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Thompson Rivers University
Thompson Rivers University

CHEM 1523: Principles of Chemistry

This course is the second half of first year chemistry theory designed for students with a strong background in Chemistry. Course topics include gas laws, equilibrium, redox reactions, electrochemistry, thermochemistry, entropy and free energy.

Note: This course provides the equivalent of the second half of a first-year university chemistry course when taken with its accompanying laboratory course, CHEM 1525. In order to complete the equivalent of the entire first year (6 credits) of university-level chemistry students need to complete CHEM 1503, 1523, 1505 and 1525 or CHEM 1500 and CHEM 1520.

NOTE: Students may be required to take CHEM 1525 the lab component in order to receive transfer credit.

Learning outcomes

Upon the successful completion of the course, students will be able to demonstrate a working knowledge of:

  • The microscopic differences between solids, liquids and gases
  • The origins, definition of and measurement of gas pressure
  • The relationship between macroscopic gas properties, the Ideal Gas equation
  • Calculations and stoichiometry involving gases
  • Mixtures of gases and the relationship between mole fraction and partial pressure
  • The distribution of speeds for a gas sample and the effect of mass
  • The postulates of the Kinetic Molecular theory of gases
  • The terms effusion and diffusion of gases and their applications
  • The reasons for the corrections applied in the van der Waals equation for gases
  • The microscopic and macroscopic equilibrium state and the equilibrium constant and reaction quotient
  • The algebraic manipulations of a chemical reaction and its equilibrium constant
  • Le Chatelier's Principle and its application to a chemical system at equilibrium
  • Solving equilibrium problems, given either initial concentrations and the equilibrium constant and finding equilibrium amounts, or given equilibrium amounts and inding the equilibrium constant
  • The Bronsted acid and base definitions and the relationship between conjugate acid-base pairs and their equilibrium constants for reaction with water
  • The relative strengths of acids and bases determined by their equilibrium constants, including polyprotic acids
  • Solving weak acid-weak base equilibrium problems
  • The pH scale and the acidity or basicity of aqueous solutions
  • The acid-base properties of salt solutions
  • The common ion effect and buffer solutions, buffer capacity and buffer pH range, how to prepare buffer solutions, and how buffer solutions react to additions of acid or base
  • The general form of acid-base titration curves, the significant regions, including indicator selection
  • The acid-base properties of amino acids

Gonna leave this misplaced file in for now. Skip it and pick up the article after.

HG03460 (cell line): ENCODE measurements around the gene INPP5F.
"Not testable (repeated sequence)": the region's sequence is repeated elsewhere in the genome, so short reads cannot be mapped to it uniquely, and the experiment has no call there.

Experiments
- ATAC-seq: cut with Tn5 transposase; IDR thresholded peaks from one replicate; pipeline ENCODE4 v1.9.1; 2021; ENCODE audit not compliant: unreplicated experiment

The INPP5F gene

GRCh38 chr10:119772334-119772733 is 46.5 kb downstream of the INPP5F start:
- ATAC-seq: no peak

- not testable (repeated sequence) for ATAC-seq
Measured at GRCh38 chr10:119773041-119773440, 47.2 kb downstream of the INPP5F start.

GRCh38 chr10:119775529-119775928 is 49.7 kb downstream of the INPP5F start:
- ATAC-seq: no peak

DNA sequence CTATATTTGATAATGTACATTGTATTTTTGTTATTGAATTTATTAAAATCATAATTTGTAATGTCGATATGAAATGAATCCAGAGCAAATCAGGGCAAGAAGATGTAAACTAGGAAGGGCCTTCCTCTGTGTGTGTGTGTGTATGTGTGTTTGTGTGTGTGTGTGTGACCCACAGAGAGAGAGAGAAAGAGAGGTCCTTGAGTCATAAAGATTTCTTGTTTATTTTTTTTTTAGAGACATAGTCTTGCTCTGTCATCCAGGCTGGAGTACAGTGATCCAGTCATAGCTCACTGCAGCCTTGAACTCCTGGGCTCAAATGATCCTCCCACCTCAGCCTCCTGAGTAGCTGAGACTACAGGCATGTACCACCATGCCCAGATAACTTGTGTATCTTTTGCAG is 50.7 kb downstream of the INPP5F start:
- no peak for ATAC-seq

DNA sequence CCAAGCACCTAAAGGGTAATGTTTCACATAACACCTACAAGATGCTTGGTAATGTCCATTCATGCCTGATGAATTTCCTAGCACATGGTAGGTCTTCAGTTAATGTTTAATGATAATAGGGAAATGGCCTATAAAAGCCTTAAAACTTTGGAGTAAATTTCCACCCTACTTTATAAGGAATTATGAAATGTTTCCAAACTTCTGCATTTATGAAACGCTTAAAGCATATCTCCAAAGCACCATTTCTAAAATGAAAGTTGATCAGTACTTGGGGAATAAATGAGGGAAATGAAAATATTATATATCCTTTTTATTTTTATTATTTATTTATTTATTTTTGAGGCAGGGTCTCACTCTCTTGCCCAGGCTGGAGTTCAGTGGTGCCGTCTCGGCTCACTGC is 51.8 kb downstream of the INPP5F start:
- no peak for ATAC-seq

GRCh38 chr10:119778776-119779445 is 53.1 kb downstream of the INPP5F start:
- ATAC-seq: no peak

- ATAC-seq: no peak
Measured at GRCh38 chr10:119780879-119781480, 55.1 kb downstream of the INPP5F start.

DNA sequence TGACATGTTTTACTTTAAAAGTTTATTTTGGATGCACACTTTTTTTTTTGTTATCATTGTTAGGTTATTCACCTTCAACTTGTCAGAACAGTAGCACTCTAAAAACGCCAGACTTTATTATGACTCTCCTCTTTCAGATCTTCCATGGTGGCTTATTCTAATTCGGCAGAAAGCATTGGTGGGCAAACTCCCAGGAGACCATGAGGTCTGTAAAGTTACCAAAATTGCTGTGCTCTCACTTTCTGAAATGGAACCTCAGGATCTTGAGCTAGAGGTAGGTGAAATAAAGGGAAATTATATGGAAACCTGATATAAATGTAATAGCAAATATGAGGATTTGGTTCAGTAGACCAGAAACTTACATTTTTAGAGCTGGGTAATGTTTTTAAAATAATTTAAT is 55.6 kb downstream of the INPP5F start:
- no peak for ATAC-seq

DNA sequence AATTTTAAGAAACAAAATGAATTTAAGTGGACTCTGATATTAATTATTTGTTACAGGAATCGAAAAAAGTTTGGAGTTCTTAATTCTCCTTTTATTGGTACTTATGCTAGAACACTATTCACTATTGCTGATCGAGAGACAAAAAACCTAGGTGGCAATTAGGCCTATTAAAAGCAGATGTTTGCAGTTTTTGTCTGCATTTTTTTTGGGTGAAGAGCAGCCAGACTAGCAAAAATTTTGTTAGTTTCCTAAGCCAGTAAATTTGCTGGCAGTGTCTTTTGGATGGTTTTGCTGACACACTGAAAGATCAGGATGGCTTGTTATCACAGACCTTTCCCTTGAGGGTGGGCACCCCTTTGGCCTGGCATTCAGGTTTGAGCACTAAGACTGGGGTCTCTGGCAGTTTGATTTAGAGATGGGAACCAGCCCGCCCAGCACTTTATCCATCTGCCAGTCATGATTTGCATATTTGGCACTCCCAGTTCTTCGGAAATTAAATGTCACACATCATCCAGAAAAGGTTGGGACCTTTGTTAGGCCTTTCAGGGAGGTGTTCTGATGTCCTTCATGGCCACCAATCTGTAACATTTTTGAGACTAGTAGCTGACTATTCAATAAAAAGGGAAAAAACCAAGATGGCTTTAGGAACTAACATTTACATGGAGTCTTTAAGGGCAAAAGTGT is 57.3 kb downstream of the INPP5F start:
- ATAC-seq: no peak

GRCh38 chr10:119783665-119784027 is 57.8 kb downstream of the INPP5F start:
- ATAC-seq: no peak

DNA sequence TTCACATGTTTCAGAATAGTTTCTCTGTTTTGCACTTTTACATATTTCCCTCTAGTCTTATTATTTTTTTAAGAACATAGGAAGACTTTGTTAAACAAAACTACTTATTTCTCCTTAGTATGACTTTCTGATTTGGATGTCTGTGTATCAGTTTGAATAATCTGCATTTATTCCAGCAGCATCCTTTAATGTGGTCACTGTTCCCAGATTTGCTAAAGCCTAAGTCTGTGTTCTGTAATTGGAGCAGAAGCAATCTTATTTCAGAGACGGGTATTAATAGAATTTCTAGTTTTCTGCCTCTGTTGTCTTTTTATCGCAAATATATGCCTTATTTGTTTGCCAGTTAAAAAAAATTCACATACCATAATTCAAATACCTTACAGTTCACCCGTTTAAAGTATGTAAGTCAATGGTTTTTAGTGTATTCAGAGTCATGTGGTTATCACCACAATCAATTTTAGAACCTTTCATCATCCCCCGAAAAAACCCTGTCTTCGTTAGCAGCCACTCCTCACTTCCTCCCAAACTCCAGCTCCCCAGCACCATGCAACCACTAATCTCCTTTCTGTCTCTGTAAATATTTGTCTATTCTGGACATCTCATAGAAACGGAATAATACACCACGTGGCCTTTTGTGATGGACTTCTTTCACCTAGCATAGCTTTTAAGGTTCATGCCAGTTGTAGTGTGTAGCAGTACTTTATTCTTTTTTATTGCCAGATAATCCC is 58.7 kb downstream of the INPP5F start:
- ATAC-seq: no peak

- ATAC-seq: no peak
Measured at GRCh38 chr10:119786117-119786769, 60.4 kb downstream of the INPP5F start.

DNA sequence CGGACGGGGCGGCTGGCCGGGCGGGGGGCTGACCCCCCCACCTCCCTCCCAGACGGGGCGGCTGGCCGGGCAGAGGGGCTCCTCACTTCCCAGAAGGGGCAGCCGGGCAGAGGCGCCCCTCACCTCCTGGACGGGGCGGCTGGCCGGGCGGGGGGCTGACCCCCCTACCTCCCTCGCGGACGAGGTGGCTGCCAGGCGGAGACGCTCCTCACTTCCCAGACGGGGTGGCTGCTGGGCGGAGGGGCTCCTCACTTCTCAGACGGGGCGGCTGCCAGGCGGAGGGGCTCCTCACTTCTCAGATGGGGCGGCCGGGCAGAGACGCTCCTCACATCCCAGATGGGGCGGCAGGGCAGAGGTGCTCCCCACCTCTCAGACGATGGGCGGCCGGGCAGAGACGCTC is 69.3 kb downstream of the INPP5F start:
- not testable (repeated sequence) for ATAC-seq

• The fundamental processes involved in oxidation-reduction reactions
  • The concept of half-cell reduction potentials, the standard hydrogen electrode, and cell potentials
  • Standard conditions and the cell potential under non-standard conditions, the Nernst equation
  • Fundamental properties of batteries
  • Heat capacity, the first law of thermodynamics and calorimetry; exothermic or endothermic reactions
  • The application of Hess' Law to chemical systems
  • The use of enthalpies of formation to predict enthalpy changes for other reactions
  • The concept of spontaneous reactions and the importance of entropy
  • The second and third laws of thermodynamics

Course topics

  • Unit 1: Gases
  • Unit 2: Kinetics
  • Unit 3: Equilibrium
  • Unit 4: Acid Bases and Solubility Equilibria
  • Unit 5: Thermodynamics
  • Unit 6: Electrochemistry

Required text and materials

There is no required textbook for this course.

Additional requirements

  • Computer with Internet is required.
  • Non-programmable, single numeric line calculator such as the Casio fx-260 is required.


Please be aware that should your course have a final exam, you are responsible for the fee to the online proctoring service, ProctorU, or to the in-person approved Testing Centre. Please contact with any questions about this.

To successfully complete this course, students must achieve a passing grade of 50% or higher on the overall course, and 50% or higher on the final mandatory exam. 

Unit 1 Assignment 10%
Unit 2 Assignment  11%
Unit 3 Assignment      11%
Unit 4 Assignment  11%
Unit 5 Assignment  11%
Unit 6 Assignment  11%
Final Exam (mandatory) 35%
Total 100%

Open Learning Faculty Member Information

An Open Learning Faculty Member is available to assist students. Students will receive the necessary contact information at the start of the course.

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